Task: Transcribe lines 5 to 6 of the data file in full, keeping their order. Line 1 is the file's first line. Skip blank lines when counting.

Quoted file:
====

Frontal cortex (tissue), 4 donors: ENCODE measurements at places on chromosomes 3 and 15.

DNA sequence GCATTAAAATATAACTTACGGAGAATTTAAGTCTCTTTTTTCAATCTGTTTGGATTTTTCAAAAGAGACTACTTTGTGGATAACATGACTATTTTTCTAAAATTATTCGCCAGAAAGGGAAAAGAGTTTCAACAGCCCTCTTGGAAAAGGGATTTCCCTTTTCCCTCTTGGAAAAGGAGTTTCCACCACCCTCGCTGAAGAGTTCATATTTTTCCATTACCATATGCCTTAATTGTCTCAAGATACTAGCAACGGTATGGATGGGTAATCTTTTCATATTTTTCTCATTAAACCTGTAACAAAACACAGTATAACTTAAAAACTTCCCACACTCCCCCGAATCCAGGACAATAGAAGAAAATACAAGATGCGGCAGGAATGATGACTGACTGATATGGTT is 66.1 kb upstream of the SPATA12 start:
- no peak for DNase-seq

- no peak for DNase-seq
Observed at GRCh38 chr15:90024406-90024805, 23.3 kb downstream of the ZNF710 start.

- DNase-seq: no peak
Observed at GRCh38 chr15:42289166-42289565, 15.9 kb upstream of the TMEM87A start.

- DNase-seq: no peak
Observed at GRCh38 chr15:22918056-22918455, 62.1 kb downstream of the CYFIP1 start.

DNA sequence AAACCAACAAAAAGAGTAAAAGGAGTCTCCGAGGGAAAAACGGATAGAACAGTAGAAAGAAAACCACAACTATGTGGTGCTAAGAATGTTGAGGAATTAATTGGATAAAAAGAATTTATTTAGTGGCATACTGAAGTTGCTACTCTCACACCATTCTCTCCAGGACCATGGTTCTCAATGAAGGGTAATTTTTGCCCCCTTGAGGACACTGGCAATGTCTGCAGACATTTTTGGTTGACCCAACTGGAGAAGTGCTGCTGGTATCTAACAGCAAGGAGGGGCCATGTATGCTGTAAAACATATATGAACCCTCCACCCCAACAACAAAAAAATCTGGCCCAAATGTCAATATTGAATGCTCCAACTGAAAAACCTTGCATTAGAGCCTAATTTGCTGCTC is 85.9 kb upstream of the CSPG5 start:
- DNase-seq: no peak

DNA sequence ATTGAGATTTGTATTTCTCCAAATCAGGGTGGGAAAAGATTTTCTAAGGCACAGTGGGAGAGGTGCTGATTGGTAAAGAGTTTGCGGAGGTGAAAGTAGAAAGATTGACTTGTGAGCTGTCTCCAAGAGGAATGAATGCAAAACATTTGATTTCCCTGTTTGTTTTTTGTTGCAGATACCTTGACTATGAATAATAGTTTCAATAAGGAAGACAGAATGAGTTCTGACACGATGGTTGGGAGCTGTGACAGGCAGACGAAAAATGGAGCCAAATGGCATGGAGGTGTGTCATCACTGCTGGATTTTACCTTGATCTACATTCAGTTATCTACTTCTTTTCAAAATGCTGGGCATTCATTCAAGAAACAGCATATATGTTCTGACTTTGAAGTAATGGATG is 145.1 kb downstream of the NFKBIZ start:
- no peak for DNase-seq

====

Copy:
Observed at GRCh38 chr15:90024406-90024805, 23.3 kb downstream of the ZNF710 start.

- DNase-seq: no peak